Game website design is often maligned by designers interested in the usability of their interfaces, and for good reasons. A bunch of Flash menus and explosive animations don’t make a great website–not an easy to use one, not a fast-loading one, and most of the time, not even an attractive one.
In this round-up, we’ve dug up 12 game website designs that we think are actually attractive–and in some cases, usable as well.
World of Warcraft
Blizzard recently updated their aging World of Warcraft website. Not only is the new design more vibrant, it’s far more usable as well–the main navigation in particular is no longer an epic list of links, but a hierarchical approach that is easier to drill down through. Points go to Blizzard for creating a design that incorporates the art of the game world without sacrificing usability.
Little Big Planet 2
Little Big Planet 2′s website conveys the brand’s sense of fun with plenty of imagery, without bogging the site down by using Flash or Silverlight–though it does, at first glance, look like one of those game sites done entirely in Flash.
NCSoft is interesting in that its game sites are a subsection of the corporate site, not separate entities as most other game sites tend to be. In the Guild Wars design, NCSoft artfully combines corporate branding with Guild Wars artwork without making either component seem out of place.
Blizzard’s much-anticipated Diablo III boasts a teaser website that is mostly driven by artwork, both in the interface and as the main form of content on the site. The site tastefully gives fans a sneak peak at the game–neither disclosing too much nor appearing visually boring by not disclosing enough.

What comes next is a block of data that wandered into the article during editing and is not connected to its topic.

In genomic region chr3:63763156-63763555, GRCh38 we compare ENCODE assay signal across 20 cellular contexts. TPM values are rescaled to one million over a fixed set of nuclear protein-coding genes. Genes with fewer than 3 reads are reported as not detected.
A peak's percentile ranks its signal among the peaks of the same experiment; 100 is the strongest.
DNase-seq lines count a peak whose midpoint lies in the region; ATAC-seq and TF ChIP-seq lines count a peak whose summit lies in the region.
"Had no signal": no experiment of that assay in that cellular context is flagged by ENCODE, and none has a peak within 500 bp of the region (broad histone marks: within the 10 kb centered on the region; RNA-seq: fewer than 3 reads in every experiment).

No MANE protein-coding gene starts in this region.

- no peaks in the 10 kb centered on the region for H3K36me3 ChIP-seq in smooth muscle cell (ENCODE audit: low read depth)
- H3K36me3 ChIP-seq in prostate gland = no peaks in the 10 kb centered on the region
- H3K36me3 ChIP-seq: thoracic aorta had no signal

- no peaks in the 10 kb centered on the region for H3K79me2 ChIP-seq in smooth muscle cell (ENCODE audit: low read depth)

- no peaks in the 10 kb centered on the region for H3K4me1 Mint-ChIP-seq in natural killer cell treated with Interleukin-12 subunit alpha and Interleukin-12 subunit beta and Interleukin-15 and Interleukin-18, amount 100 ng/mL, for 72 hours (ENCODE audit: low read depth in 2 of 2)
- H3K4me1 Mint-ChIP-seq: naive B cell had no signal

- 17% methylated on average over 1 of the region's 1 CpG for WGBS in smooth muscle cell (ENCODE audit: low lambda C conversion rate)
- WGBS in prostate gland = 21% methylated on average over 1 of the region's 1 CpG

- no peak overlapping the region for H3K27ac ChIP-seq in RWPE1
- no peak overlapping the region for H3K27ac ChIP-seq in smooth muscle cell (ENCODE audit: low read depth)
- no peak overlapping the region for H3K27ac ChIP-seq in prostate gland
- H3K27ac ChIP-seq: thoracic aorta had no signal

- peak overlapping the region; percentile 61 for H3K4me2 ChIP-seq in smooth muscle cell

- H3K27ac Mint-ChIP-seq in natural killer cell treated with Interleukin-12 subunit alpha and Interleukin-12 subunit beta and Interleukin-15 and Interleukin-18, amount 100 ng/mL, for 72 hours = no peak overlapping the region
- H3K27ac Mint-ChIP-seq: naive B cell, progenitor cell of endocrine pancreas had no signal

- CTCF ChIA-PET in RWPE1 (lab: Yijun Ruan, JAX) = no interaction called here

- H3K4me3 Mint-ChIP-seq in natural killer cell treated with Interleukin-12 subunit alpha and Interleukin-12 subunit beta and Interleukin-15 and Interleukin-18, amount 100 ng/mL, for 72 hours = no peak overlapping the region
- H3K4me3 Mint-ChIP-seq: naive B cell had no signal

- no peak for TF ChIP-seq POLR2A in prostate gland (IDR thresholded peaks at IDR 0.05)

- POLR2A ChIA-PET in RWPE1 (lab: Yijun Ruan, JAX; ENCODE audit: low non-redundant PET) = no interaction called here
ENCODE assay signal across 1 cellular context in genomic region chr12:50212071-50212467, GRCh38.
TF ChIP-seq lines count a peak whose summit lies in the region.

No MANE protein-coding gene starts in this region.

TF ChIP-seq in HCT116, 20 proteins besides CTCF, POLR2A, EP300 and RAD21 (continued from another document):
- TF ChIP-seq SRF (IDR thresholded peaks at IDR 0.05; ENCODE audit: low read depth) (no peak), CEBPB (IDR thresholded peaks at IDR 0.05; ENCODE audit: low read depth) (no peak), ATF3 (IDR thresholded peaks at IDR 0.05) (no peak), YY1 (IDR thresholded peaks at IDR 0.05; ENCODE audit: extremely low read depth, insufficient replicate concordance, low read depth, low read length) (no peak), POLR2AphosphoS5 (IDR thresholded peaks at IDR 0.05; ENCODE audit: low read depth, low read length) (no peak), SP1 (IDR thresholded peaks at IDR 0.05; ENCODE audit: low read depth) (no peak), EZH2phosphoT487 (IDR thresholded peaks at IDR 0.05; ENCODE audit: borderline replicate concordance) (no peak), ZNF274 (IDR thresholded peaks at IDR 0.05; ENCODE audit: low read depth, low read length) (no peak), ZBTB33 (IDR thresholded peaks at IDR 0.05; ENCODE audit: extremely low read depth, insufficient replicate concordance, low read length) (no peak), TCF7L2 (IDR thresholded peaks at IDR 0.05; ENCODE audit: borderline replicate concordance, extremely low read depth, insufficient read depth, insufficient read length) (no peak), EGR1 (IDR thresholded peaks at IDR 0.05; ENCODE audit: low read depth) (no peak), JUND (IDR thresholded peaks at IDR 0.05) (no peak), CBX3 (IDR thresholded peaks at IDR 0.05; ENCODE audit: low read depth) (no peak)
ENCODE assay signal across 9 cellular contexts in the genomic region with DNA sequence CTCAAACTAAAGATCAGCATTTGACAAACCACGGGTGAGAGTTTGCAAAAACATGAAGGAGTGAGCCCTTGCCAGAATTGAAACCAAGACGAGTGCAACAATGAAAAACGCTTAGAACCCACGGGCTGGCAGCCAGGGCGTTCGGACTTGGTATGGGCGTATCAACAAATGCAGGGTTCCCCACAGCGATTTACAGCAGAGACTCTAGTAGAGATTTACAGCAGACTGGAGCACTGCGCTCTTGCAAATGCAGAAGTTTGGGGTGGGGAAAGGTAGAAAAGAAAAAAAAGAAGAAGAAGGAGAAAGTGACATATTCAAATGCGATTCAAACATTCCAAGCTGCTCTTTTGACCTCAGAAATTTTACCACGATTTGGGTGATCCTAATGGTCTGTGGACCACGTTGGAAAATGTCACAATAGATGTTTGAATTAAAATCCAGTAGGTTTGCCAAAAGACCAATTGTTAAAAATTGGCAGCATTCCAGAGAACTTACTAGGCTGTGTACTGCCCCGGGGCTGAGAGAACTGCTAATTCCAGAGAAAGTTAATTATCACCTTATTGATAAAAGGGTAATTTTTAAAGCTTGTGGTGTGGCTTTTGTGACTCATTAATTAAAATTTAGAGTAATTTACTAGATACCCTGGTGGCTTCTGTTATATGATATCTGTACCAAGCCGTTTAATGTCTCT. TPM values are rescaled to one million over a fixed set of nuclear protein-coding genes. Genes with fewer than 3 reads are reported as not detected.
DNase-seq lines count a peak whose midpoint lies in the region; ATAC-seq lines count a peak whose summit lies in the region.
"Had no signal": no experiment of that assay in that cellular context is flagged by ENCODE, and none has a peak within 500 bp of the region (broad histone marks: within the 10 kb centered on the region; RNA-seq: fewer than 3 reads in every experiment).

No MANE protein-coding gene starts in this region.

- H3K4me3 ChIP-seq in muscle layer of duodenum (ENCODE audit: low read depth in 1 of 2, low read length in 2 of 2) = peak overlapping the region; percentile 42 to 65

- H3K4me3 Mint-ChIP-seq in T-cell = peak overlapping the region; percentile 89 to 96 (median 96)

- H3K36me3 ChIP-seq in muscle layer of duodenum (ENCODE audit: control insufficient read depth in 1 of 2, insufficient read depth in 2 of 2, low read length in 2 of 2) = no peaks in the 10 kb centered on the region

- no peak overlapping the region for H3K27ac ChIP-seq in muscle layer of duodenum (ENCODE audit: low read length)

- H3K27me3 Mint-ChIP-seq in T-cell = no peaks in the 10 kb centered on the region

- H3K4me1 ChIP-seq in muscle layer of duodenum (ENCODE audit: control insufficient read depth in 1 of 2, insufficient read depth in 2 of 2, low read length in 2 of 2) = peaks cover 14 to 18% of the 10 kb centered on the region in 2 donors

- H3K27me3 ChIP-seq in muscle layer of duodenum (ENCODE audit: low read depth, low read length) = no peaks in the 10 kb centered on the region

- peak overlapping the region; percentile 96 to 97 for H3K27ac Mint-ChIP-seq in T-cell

The Rise of the Argonauts
This 2008 game didn’t do too well at the checkout counter, and by now most of you have probably forgotten all about it. Credit goes to the developers for keeping the site online, at least, which is one of the more tasteful Flash websites I came across while I put together this list.
Cryptic’s Champions Online site is information rich, but doesn’t let managing all that text get in the way of a good show. The site uses fonts and elements from comic books to give it that clichéd superhero cartoon feel that’s probably intended to fill the target market with a good dose of nostalgia.
Fallout’s website is a great exemplar of retro-meets-grunge design, using mid-century motifs in much of the artwork and then giving it an aged appearance. The design very much signals the post-apocalyptic nature of the game.
In Rockstar’s typical style, the Bully splash page combines entertaining cartoons with private school motifs to give you a sense of the point of the game… which, of course, is causing trouble for your teachers.
L.A. Noire is another Rockstar game, and this site features a more serious tone. The logo and fonts scream retro gangster, compounded by Monroe-esque figure in the background. Unfortunately, the lack of any space between the top of the window and the logo just makes the rest of the page look off to me.
Minimalism isn’t often seen in the game world, but Forza makes full use of the style. The site is built around clean lines and white space, where the content and pictures do all of the talking.
I’ve never played Star Defense, but the site is quite easily one of my favorites. Star Defense’s designers have taken the game site to a whole new level with a perfect marriage of game art and usability.
Star Trek Online
Star Trek Online takes the well-known computer interface of the Star Trek television shows and tones the color scheme down and makes the lines more angular. A beautiful job of keeping the feel of an established intellectual property, while updating it for a new iteration.